* This combination made an aggregate profit of £14,500,000 in the four years 1917–20.

* Five members of one family deeply concerned in one of these combines have died since its fortunes soared, and their aggregate

confessed property amounted to £12,000,000.

infinite variety of educational work could be done from one end of the country to the other which has now to be neglected for lack of money.* The time will not come within the range of our farthest vision when such funds cannot be used for common benefit. A Common Good accumulation solves the problem of how these otherwise undistributable surpluses can be used in the interests of those who properly ought to enjoy them but cannot do so separately. It will not be easy to get hold of this wealth, but if the community declines to deal with combines in a Socialist way, it will have to consider how to share in their profits and economies. To limit profits by taxation is no easy matter, but the problem will have to be faced. What, for instance, is to be the basis upon which the legitimate profit is to be calculated ? Is it to be the dividend on watered capital, or on capital in economic use ? Is it not to be a dividend on capital at all, but a profit on the turnover and trade 2 If the calculation were made on the costs of production, as has also been proposed, we should be where we were during the war, when we allowed firms to make profits upon costs and found in consequence that profit and extravagance went up in harmony. All I am concerned with at this point is that there is a general agreement both on moral and economic grounds that these abnormal profits have no justification, that they are flowing towards wrong destinations, and that their continued and cumulative effect is to make the mechanism of distribution work more and more adversely to hand and intellectual labour. The Exchequer ought to take cognisance of high dividends and reserves. They have no industrial value, and the capitalist energies that they engender belong to the vices and not to the virtues of property acquisition. The first and easiest step should be to tax dividends beyond a certain percentage and work out by experience the necessary allowances that ought to be made. Or the point might be put in this way, that the Exchequer should regard share capital as being somewhat of the nature of what debentures now are and allow it to receive only a fixed profit.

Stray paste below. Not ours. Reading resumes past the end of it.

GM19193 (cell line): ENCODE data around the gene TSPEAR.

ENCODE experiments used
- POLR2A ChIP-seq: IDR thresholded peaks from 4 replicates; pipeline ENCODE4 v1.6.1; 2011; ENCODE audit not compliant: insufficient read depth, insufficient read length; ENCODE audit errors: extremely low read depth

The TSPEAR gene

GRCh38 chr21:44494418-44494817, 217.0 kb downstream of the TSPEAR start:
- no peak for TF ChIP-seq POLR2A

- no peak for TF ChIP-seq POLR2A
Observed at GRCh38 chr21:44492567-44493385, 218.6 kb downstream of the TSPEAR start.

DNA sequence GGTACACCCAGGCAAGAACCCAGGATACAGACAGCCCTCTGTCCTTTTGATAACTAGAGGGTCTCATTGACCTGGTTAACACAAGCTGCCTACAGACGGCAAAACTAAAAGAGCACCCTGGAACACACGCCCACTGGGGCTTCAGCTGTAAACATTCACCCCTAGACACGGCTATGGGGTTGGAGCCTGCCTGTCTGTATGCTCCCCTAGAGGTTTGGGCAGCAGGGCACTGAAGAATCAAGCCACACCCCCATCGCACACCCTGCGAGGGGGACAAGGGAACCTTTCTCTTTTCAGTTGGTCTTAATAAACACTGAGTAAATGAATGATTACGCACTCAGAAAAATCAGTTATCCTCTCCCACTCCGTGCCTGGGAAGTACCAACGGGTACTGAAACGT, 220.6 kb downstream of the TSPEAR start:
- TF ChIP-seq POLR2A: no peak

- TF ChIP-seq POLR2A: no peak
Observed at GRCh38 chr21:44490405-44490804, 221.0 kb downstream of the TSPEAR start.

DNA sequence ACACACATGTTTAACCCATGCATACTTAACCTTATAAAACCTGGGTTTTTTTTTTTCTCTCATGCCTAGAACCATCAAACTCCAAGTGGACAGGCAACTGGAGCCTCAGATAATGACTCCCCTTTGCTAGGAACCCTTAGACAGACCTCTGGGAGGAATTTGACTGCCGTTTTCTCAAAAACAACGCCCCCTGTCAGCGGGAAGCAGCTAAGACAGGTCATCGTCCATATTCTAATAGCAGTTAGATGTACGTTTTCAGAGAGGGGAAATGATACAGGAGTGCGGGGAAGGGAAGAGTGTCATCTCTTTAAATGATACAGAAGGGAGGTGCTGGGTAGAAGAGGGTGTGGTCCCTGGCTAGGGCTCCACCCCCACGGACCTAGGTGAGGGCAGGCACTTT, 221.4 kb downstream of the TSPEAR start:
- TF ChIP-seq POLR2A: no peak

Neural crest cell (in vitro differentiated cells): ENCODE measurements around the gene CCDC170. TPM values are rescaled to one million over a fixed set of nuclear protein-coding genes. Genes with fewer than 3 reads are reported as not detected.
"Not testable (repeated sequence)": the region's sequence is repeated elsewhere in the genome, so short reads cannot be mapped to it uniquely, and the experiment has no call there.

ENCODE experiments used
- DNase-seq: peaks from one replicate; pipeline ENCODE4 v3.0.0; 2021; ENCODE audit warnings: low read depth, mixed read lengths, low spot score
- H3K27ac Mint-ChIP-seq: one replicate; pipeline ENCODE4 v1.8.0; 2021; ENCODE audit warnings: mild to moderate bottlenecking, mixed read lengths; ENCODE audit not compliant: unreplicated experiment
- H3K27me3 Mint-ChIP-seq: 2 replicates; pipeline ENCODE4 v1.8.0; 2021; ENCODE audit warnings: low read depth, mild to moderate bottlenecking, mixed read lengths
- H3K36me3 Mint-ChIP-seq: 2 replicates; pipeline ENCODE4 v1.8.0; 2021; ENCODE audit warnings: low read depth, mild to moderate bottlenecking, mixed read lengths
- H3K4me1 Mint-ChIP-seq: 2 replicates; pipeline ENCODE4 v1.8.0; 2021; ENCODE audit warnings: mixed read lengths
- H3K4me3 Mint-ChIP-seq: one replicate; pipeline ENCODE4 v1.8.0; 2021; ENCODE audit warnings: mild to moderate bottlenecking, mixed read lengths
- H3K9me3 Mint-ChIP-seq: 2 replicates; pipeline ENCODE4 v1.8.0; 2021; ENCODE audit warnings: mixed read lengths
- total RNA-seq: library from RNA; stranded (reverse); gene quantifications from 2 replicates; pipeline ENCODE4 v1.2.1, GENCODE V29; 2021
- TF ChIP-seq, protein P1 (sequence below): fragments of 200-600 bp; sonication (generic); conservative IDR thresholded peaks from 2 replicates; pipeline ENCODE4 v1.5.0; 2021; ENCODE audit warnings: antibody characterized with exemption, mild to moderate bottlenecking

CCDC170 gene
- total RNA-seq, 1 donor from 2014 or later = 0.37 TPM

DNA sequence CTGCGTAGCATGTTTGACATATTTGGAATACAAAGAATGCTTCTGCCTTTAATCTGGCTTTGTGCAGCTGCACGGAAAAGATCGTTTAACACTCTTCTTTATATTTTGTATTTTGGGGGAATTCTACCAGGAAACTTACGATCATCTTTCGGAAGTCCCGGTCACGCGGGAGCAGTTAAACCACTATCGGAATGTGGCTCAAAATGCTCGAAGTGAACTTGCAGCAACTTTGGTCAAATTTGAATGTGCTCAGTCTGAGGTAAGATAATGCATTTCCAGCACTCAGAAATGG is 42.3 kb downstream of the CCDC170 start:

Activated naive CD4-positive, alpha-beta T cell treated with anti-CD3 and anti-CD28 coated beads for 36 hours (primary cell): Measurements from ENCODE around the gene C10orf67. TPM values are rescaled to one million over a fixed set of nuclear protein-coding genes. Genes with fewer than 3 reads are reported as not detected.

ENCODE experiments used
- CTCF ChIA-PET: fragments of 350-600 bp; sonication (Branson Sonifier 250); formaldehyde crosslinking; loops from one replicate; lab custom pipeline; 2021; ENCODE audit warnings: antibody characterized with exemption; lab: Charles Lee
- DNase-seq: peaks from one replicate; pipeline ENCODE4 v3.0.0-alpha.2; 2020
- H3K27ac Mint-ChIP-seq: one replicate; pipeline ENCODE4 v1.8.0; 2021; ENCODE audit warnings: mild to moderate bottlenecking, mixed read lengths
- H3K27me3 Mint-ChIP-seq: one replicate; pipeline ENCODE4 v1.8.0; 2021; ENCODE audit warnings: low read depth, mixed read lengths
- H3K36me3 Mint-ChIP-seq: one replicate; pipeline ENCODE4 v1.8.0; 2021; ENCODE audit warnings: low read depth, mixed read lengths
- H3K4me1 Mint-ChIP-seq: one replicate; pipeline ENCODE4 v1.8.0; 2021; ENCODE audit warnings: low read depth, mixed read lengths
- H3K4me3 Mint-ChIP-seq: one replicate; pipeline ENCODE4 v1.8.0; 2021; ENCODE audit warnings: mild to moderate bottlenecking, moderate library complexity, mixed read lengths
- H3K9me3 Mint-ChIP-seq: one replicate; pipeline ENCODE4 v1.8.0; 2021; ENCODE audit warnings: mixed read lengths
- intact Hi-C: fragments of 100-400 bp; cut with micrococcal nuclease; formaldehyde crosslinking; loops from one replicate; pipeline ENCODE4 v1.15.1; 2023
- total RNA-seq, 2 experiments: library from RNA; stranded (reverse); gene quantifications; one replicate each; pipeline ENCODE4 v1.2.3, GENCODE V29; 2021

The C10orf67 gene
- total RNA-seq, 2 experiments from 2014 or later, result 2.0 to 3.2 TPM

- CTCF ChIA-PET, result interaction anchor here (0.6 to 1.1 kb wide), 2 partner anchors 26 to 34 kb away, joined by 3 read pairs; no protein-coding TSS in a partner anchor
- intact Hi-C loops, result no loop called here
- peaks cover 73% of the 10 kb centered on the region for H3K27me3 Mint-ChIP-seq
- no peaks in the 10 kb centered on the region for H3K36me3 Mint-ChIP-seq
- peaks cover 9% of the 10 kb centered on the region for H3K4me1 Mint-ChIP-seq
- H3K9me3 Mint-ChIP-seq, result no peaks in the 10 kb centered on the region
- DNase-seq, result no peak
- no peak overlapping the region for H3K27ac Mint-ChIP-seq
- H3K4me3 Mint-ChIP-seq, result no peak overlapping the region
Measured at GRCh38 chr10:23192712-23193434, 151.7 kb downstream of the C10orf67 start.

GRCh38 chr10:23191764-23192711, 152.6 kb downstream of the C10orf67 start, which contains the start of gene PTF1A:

* One instance of how such money might be spent is in securing for the country the national treasures which cannot be replaced, but which are being sold to American millionaires for vulgar display and vainglory, e. g. the recent Hamilton sale.


A counterpart of these great accumulations is unemployment. The periodicity of unemployment is a demonstration that the capitalist mechanism of production and distribution cannot work, for the only possible view to take of this phenomenon, which is universal under Capitalism, is that it is a breakdown of the machine. Let us follow the working of the machine. We are in good trade. The stream of commodities flows from producer to consumer; labour and capital both find employment; the percentage of labour out of work is down to the economic minimum, and capital seeking employment is used to a similar extent. But this will not last. There are forces within it which drive it harder than is economically sound. It is worked without reference to market possibilities. It cannot be adapted to its purpose, because, whilst its social aim is to produce under the control of communal need, it is actually worked under the spur of individual profit making.